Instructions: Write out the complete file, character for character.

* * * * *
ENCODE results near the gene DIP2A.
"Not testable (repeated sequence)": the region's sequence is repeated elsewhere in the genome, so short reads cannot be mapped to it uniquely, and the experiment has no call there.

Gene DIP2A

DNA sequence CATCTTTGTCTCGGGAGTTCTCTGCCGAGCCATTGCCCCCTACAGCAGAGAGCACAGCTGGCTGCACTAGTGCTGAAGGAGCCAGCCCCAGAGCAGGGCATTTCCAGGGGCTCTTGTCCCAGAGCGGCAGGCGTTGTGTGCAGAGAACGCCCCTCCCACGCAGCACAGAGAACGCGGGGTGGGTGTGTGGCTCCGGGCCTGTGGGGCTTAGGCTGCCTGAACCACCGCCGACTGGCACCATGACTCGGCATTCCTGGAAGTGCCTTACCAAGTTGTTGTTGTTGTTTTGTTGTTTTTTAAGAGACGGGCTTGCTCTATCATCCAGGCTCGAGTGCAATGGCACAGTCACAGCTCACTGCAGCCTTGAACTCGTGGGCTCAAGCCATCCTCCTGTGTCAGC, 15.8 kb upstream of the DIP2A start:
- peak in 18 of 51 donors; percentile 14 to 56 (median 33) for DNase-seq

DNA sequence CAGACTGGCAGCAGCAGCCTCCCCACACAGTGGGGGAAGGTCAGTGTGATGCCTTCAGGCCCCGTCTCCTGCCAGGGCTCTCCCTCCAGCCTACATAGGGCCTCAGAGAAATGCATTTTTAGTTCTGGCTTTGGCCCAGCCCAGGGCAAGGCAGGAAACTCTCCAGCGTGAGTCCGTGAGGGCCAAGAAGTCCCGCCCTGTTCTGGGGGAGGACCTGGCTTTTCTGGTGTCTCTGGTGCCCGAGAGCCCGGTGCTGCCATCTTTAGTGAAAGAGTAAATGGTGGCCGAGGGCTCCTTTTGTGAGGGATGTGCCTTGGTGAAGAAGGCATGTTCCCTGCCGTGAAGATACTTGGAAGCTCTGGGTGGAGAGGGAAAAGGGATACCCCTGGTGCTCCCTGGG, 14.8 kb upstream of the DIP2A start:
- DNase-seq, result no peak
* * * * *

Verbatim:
ENCODE results near the gene DIP2A.
"Not testable (repeated sequence)": the region's sequence is repeated elsewhere in the genome, so short reads cannot be mapped to it uniquely, and the experiment has no call there.

Gene DIP2A

DNA sequence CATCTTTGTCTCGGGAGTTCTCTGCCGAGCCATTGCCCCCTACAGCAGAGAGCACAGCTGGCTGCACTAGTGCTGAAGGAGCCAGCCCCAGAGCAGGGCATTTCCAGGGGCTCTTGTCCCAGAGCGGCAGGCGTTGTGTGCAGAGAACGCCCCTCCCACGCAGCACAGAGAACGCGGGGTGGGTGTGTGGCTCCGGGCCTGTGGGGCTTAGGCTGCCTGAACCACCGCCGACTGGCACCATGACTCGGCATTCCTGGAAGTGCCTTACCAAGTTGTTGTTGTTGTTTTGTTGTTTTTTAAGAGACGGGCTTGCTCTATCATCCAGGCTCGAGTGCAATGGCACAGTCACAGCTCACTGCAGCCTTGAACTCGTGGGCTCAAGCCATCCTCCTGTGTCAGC, 15.8 kb upstream of the DIP2A start:
- peak in 18 of 51 donors; percentile 14 to 56 (median 33) for DNase-seq

DNA sequence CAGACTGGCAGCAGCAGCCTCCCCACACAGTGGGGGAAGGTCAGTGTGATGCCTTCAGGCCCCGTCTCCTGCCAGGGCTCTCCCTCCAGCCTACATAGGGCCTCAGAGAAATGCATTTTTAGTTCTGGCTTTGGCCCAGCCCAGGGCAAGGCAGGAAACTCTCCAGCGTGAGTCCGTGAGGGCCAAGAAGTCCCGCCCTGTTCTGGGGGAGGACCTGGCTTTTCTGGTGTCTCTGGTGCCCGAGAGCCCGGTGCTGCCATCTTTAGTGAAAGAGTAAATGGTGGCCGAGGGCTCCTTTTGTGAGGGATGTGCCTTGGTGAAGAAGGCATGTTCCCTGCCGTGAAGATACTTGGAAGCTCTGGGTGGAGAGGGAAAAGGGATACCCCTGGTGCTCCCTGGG, 14.8 kb upstream of the DIP2A start:
- DNase-seq, result no peak